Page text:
5 Steps to Fighting (and Winning) the Unsubscribe War
I’m grateful for every person who feels that spending time with my brand is time well spent. Since 2007, I’ve amassed quite the email list of subscribers to my blog. Again, grateful.
Late last year, my career took a left at Albuquerque. It was all good and definitely something that I enjoy, but it was going to be less about "all business" and more a focus on the business of living. I knew I’d lose subscribers—then again, I hoped I’d gain new ones who were picking up what I was putting down.
In the past month, however, the unsubscribe notices were coming in droves. Did I smell? Did the people who once loved me now hate me? Did I accidentally post a picture of my laundry pile?
The answer turned out to be no, no and still no. I’m going to share with you how to fight the battle that’s quite the opposite of the bulge: It’s the unsubscribe wars that folks are waging on their inboxes.
While it’s unlikely that they’re going to stop anytime soon, I can tell you what I’ve learned so you can figure out where your audience is going and what to do about it. (Hint: They’re not going that far.)
The Rise of Facebook
In 2008, email marketing was king, and Facebook? It only had a mere 100,000,000 users. We still got our news via email, and email marketing was on the rise to becoming the savvy tool it is today. We all loved email—it was sexy and made us feel special.
In 2014, email marketing is just as prevalent as it was six years ago, but many former email enthusiasts are growing collectively more annoyed with their inboxes. Why? Because email follows us everywhere and demands things from us. Like attention. And work. And all the time.
But Facebook? Now that's a different story. While it also follows us everywhere via our smart and not-so-smart phones, it now boasts 1.2 billion users. With email volume staying the same and adoption of Facebook massively on the rise, duplicity is bound to happen.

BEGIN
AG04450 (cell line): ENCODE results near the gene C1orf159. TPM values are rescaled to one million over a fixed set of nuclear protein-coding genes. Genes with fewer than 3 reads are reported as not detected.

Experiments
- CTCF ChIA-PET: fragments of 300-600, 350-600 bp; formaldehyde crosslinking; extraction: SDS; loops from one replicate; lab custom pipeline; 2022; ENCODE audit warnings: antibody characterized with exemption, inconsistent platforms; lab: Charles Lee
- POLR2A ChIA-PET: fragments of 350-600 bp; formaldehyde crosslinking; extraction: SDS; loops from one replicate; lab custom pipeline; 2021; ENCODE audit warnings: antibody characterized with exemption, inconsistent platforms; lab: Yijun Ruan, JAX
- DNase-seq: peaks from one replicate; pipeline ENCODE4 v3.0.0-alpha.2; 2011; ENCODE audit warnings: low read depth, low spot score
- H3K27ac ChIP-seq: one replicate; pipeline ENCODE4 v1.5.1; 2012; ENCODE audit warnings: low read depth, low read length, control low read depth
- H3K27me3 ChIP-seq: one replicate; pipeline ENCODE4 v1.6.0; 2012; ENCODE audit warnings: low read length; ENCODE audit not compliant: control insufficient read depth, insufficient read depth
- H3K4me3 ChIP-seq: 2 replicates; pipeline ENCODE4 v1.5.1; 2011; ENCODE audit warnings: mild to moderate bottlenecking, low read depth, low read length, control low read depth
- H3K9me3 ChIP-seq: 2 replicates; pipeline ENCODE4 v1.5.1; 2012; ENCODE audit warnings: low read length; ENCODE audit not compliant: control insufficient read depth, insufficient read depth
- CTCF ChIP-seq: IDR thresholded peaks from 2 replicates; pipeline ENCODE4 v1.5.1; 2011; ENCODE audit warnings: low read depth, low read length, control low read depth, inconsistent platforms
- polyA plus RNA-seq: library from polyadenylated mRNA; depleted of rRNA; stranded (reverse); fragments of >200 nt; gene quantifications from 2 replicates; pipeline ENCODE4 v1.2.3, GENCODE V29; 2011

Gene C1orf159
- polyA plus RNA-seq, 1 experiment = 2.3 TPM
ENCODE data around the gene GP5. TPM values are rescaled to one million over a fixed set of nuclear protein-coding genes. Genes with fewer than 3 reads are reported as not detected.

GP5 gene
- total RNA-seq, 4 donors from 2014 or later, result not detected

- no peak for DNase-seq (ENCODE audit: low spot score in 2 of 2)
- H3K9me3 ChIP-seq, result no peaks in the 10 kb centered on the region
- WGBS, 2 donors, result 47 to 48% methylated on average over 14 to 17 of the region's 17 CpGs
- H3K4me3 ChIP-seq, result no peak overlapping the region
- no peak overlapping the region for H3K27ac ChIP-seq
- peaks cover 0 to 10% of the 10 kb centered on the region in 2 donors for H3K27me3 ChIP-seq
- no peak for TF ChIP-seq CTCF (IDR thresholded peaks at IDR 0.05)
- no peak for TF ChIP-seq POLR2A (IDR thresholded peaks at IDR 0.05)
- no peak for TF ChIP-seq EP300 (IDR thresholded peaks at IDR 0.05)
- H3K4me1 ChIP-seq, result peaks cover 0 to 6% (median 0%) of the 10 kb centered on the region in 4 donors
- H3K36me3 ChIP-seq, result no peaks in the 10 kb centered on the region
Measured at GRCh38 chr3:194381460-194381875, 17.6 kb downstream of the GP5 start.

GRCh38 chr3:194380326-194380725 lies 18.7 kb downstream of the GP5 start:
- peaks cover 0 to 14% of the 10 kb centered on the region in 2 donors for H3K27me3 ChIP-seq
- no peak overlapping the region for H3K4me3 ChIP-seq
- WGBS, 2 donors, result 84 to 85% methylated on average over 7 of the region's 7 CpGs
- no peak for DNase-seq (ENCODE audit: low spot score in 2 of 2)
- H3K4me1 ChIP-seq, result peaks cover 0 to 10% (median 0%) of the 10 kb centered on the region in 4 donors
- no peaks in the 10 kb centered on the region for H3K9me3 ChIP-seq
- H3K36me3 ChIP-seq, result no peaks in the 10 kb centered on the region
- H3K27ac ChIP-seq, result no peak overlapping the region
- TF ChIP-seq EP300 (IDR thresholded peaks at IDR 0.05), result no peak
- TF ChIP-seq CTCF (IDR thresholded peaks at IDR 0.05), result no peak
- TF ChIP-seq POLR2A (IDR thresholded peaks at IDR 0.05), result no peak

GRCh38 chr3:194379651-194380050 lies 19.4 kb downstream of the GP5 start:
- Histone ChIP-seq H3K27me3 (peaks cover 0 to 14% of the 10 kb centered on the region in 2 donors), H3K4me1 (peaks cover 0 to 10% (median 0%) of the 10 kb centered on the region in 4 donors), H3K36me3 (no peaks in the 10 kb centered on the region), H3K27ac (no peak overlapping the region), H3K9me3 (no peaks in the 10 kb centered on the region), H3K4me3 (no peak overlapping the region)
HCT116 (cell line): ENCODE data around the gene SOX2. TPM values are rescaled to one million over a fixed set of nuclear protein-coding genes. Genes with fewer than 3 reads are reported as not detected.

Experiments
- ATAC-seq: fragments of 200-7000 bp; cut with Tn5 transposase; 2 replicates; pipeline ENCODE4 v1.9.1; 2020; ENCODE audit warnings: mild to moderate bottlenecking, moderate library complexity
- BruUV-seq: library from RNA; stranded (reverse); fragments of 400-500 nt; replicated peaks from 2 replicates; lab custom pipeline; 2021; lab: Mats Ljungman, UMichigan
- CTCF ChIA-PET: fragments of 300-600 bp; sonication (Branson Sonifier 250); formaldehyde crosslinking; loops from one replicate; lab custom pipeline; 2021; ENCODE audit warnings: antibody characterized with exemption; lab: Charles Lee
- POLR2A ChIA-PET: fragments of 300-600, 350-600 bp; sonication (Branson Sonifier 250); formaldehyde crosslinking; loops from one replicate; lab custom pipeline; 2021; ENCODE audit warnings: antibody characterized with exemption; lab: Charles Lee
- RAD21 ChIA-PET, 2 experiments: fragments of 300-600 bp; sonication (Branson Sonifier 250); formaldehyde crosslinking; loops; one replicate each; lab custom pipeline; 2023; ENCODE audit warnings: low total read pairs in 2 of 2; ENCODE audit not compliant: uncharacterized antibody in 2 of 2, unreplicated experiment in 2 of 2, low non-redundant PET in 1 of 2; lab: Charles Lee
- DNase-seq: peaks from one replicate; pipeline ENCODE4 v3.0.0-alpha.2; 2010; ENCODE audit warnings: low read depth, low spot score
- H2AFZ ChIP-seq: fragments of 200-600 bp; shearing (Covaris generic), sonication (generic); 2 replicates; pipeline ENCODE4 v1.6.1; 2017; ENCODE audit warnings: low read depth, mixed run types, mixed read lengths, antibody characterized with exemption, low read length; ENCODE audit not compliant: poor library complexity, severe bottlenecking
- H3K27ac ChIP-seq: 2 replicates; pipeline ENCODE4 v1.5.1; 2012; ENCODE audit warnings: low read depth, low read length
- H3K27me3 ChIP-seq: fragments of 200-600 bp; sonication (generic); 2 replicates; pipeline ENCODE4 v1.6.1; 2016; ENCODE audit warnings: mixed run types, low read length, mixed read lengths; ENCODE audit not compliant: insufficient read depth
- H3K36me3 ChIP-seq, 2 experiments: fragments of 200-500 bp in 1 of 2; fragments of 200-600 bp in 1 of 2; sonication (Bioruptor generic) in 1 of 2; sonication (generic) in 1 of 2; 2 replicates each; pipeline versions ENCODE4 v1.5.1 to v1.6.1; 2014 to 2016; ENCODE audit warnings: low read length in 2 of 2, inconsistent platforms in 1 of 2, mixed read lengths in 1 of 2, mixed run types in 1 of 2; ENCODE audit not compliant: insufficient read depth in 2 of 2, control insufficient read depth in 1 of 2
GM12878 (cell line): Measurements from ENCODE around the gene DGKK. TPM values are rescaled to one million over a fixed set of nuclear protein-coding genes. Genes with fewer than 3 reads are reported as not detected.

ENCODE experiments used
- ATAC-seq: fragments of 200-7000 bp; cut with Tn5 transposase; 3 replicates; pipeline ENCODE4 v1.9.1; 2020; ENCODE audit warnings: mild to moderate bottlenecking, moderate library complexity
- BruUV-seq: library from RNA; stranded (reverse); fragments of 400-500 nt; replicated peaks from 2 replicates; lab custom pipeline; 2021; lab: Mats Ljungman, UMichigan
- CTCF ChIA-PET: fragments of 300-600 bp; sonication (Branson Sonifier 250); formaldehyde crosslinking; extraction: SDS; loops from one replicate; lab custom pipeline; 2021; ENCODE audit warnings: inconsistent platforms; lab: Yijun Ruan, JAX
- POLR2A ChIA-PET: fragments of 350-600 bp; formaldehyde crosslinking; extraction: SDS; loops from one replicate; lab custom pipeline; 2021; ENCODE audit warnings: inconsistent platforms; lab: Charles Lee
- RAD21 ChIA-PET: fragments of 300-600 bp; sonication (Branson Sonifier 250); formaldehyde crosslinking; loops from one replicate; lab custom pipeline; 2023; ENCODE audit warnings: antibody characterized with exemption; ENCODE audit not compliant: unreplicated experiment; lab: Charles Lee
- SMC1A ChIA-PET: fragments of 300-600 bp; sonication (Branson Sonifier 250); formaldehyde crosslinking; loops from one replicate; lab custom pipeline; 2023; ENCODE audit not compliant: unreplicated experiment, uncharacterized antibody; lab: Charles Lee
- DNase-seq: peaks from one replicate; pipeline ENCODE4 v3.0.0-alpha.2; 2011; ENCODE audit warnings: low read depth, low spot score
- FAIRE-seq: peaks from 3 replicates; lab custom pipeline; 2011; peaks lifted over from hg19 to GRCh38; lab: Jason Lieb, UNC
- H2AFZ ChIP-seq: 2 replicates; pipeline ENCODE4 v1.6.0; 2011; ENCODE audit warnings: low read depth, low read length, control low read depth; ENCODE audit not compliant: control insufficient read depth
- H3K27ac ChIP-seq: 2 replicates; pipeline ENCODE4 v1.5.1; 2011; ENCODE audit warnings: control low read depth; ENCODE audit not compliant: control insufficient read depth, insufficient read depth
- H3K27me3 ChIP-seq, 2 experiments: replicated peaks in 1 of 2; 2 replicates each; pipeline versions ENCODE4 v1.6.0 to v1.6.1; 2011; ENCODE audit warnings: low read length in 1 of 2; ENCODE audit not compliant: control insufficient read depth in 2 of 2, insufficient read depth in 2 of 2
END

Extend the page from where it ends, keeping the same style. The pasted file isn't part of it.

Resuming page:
Which is why I went to my audience and asked the blunt question, "Why are you unsubscribing from my blog?"
The most prevalent answer? “You post everything from your emails on Facebook, and I don’t need it in two places.”
Uncovering the Truth
Most people who sign up for my email list know full well what they’re getting into. I could conservatively be described as “edgy,” and I’ve always written off a certain attrition rate to folks realizing what they’d gotten into. Buh-bye, and I’ll even hold the door for you.
But these were my readers, my brand’s heartbeat and life’s blood. Without them, I’m only a crazy lady with a keyboard writing to an empty room. (OK, maybe I’m still a crazy lady, but at least I know I'm not writing to an empty room.)
Once I asked the question, I realized that most of my readers weren’t going anywhere. They had just made the decision to follow me—and probably many of their other favorite blogs and news items—on the site where they spend more time than anywhere else: Facebook.
For quite some time, my Facebook page fans had been rapidly increasing. Before long, my page fans had surpassed my email subscribers. Not only that, but my site traffic was through the roof—Facebook was referring more traffic to my site than both organic search and my email marketing.